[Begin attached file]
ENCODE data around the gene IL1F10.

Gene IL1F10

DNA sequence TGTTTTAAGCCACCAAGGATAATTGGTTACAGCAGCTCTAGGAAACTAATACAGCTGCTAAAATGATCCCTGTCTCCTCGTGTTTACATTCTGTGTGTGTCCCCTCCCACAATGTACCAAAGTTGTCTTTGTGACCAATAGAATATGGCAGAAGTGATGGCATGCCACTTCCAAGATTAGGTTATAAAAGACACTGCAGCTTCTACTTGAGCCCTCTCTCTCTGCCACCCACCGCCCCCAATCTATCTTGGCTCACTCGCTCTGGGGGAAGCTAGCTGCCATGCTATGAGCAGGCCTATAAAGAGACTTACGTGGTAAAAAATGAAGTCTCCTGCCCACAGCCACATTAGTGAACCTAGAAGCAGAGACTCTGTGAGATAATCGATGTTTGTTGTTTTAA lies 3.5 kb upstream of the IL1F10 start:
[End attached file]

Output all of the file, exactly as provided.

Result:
ENCODE data around the gene IL1F10.

Gene IL1F10

DNA sequence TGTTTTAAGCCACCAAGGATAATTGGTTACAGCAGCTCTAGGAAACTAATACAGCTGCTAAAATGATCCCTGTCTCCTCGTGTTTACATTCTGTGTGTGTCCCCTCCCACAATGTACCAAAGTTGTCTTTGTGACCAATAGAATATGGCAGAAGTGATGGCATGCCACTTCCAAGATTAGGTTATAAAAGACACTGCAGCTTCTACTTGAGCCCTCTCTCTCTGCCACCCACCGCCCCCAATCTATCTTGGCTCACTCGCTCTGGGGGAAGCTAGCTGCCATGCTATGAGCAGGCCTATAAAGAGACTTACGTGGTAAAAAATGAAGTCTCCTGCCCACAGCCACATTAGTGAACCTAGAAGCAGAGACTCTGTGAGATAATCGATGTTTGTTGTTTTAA lies 3.5 kb upstream of the IL1F10 start: